Walking up the down escalator

A far more insightful columnist than me once observed how politics is like walking up the down escalator. As soon as you stop to admire your progress, so you head back down again. Now that we’ve been presented with an EU deal, a referendum date and all the attendant pandemonium, I suspect David Cameron is experiencing a backwards sensation as he grapples with the law of unintended consequences. There may only a handful of dissidents in his cabinet, but the Brexit tendency can hardly be described as a splinter group among the wider Conservative membership. The party is hugely divided and likely to stay that way whatever the outcome. Usual suspects in the right-wing press feel that the prime m

Europe: How do we make our minds up?

It’s a couple of years since I moaned in this column how debates over the European Union are like arguing about the possibility of life on Mars. By that I meant we’ve plenty of opinions between us but not much in the way of reliable background knowledge. Little has changed since then; expect that we’re to have a referendum on EU membership, which makes it likely to be one of the most ill-informed constitutional decisions in living memory. People throw facts and figures at me from both sides yet I’m not sure if I believe half of it. It’s not as though we’re really up to speed on the basic stuff. For example, can you name the number of EU member states or say how many MEPs we send to Strasbour

Welsh politics on the edge?

Welsh politics can be a strangely obstacle-ridden game. As a former Assembly minister once confided in me, the only thing you can rely on is that most of what you think you know is unreliable. Thirteen Welsh Assembly members are standing down at the next election and a few more are predicted to lose their seats. It will be a very different looking Senedd come May but the actual composition – and who ends up running things in Cardiff Bay – is presently anyone’s guess. Unlike the Westminster system, Wales has a hybrid approach involving a first-past-the-post method to directly elect 40 AMs topped up with 20 regional members selected via proportional representation. I won’t attempt to go into t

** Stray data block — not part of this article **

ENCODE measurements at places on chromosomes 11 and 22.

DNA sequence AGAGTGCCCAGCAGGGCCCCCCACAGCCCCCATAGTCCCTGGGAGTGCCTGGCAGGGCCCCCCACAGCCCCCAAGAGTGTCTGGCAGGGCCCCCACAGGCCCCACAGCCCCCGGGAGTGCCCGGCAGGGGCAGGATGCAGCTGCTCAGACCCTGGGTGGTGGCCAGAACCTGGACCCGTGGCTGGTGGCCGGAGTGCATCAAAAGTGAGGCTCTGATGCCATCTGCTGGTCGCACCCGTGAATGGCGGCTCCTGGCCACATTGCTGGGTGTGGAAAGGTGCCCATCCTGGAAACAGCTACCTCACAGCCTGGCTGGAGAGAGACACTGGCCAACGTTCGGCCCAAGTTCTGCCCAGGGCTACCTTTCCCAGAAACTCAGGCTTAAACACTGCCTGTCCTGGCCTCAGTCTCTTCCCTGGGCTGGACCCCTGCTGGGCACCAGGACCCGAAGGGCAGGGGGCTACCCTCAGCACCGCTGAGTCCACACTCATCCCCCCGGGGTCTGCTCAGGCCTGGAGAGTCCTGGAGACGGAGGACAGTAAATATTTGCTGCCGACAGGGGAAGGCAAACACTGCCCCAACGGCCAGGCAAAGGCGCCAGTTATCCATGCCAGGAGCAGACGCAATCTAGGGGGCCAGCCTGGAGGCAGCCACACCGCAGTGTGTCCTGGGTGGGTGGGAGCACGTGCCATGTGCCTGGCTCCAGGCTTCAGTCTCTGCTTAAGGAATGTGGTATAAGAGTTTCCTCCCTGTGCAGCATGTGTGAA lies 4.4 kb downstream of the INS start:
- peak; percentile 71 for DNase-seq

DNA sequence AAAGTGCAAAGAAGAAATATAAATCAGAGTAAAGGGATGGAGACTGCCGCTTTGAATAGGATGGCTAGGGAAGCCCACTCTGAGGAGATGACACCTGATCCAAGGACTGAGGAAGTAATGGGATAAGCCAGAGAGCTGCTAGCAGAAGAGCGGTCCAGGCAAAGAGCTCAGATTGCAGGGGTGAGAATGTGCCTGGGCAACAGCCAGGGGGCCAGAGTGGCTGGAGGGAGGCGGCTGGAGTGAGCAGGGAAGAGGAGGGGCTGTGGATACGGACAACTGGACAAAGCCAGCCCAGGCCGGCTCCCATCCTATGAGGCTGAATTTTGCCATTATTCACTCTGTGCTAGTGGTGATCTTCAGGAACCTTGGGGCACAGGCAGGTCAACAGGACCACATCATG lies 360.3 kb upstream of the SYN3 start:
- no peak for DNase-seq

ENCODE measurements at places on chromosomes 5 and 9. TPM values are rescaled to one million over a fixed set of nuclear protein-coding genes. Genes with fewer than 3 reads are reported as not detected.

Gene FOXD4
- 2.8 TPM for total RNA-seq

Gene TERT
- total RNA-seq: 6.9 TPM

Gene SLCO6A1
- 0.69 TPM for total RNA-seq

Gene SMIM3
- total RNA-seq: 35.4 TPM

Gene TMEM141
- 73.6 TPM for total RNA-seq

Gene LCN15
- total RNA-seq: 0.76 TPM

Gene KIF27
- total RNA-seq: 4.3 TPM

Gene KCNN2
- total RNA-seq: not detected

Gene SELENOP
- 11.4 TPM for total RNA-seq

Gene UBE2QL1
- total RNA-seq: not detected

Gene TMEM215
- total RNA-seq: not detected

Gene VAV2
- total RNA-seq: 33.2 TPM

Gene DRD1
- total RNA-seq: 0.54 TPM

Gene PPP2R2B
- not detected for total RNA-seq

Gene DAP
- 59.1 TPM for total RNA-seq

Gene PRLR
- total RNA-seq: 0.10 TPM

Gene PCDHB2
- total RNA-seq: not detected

Doing it by the numbers

If you’d been around in 1752 it’s likely you would have come across the phrase “Give us our eleven days”. This was shouted during the so-called Calendar Riots when Britain changed over from the Julian to the Gregorian calendar, bringing us into line with most of Europe. You can read up on the whole thing yourself if you’re minded, but suffice to say the changes simply standardised matters by keeping certain dates in place. The eleven days were only lost on paper and life otherwise went on, regardless of a different way of measuring things. As much as we 21st century sophisticates may chuckle over the irrational behaviour of our forebears, it’s fair to say we’re just as capable of doing a Chi

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